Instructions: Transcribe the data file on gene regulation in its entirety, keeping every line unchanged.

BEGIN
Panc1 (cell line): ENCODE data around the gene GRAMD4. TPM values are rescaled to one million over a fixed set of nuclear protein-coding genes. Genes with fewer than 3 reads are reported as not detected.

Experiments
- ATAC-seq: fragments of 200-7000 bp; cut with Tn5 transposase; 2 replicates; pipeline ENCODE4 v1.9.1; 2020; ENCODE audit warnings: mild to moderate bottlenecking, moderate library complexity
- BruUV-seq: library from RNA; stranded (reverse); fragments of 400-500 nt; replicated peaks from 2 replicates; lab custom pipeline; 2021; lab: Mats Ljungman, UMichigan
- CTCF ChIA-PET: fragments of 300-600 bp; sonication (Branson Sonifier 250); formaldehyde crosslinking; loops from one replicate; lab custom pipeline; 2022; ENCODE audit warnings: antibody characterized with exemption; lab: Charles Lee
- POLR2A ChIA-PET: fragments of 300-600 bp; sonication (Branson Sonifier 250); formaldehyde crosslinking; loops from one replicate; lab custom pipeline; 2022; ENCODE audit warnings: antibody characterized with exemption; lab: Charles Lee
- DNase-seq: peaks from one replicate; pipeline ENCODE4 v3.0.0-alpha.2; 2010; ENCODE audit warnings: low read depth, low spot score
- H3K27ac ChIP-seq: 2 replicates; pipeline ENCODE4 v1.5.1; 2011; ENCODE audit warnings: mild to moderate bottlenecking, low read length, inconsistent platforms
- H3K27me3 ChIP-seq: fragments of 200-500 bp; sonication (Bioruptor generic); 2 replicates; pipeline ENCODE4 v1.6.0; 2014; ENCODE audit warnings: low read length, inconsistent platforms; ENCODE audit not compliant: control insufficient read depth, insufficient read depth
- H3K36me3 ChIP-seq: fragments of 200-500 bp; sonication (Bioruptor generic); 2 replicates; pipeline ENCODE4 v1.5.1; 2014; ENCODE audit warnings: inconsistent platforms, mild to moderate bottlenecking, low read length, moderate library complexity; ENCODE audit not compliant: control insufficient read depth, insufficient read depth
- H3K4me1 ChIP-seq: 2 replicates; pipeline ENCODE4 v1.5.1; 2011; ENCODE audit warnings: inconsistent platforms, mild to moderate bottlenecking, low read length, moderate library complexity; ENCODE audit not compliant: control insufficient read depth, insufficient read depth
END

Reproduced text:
Panc1 (cell line): ENCODE data around the gene GRAMD4. TPM values are rescaled to one million over a fixed set of nuclear protein-coding genes. Genes with fewer than 3 reads are reported as not detected.

Experiments
- ATAC-seq: fragments of 200-7000 bp; cut with Tn5 transposase; 2 replicates; pipeline ENCODE4 v1.9.1; 2020; ENCODE audit warnings: mild to moderate bottlenecking, moderate library complexity
- BruUV-seq: library from RNA; stranded (reverse); fragments of 400-500 nt; replicated peaks from 2 replicates; lab custom pipeline; 2021; lab: Mats Ljungman, UMichigan
- CTCF ChIA-PET: fragments of 300-600 bp; sonication (Branson Sonifier 250); formaldehyde crosslinking; loops from one replicate; lab custom pipeline; 2022; ENCODE audit warnings: antibody characterized with exemption; lab: Charles Lee
- POLR2A ChIA-PET: fragments of 300-600 bp; sonication (Branson Sonifier 250); formaldehyde crosslinking; loops from one replicate; lab custom pipeline; 2022; ENCODE audit warnings: antibody characterized with exemption; lab: Charles Lee
- DNase-seq: peaks from one replicate; pipeline ENCODE4 v3.0.0-alpha.2; 2010; ENCODE audit warnings: low read depth, low spot score
- H3K27ac ChIP-seq: 2 replicates; pipeline ENCODE4 v1.5.1; 2011; ENCODE audit warnings: mild to moderate bottlenecking, low read length, inconsistent platforms
- H3K27me3 ChIP-seq: fragments of 200-500 bp; sonication (Bioruptor generic); 2 replicates; pipeline ENCODE4 v1.6.0; 2014; ENCODE audit warnings: low read length, inconsistent platforms; ENCODE audit not compliant: control insufficient read depth, insufficient read depth
- H3K36me3 ChIP-seq: fragments of 200-500 bp; sonication (Bioruptor generic); 2 replicates; pipeline ENCODE4 v1.5.1; 2014; ENCODE audit warnings: inconsistent platforms, mild to moderate bottlenecking, low read length, moderate library complexity; ENCODE audit not compliant: control insufficient read depth, insufficient read depth
- H3K4me1 ChIP-seq: 2 replicates; pipeline ENCODE4 v1.5.1; 2011; ENCODE audit warnings: inconsistent platforms, mild to moderate bottlenecking, low read length, moderate library complexity; ENCODE audit not compliant: control insufficient read depth, insufficient read depth